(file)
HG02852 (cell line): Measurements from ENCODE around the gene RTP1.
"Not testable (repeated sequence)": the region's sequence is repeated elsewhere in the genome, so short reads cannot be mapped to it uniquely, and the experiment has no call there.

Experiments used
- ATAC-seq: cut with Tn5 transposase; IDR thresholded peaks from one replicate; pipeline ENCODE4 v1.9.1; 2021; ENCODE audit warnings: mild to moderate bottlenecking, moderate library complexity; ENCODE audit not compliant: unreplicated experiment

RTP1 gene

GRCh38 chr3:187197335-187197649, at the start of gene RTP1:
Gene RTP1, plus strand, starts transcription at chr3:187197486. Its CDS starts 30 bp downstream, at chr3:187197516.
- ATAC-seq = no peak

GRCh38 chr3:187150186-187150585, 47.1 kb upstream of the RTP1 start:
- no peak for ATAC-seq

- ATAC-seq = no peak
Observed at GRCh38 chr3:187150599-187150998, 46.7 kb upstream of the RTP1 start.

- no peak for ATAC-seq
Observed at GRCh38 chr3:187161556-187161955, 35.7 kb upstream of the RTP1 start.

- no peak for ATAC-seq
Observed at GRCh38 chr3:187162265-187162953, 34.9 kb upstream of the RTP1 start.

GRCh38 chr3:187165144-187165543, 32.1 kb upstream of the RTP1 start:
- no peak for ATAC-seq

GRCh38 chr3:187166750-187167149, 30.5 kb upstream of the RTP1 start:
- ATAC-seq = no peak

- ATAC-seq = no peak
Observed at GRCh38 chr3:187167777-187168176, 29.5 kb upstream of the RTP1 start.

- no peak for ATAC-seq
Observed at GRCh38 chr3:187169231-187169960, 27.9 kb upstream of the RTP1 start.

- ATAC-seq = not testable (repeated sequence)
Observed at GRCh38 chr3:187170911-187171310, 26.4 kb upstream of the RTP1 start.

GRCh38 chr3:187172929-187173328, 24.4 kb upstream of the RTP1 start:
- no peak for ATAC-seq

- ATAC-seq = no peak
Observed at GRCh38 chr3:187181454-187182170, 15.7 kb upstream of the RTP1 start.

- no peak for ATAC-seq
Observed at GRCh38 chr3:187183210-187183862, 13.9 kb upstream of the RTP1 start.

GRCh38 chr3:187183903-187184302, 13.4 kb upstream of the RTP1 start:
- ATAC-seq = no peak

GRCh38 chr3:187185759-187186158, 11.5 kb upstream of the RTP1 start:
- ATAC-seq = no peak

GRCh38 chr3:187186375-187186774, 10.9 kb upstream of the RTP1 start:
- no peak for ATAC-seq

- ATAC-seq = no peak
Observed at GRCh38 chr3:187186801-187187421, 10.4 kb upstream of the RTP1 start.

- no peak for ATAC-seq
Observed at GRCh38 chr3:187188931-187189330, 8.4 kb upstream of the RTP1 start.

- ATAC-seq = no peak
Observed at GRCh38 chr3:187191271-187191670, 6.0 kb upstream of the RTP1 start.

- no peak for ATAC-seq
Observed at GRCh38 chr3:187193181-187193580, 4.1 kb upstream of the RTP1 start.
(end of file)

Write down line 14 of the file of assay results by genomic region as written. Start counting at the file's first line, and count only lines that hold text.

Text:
Observed at GRCh38 chr3:187161556-187161955, 35.7 kb upstream of the RTP1 start.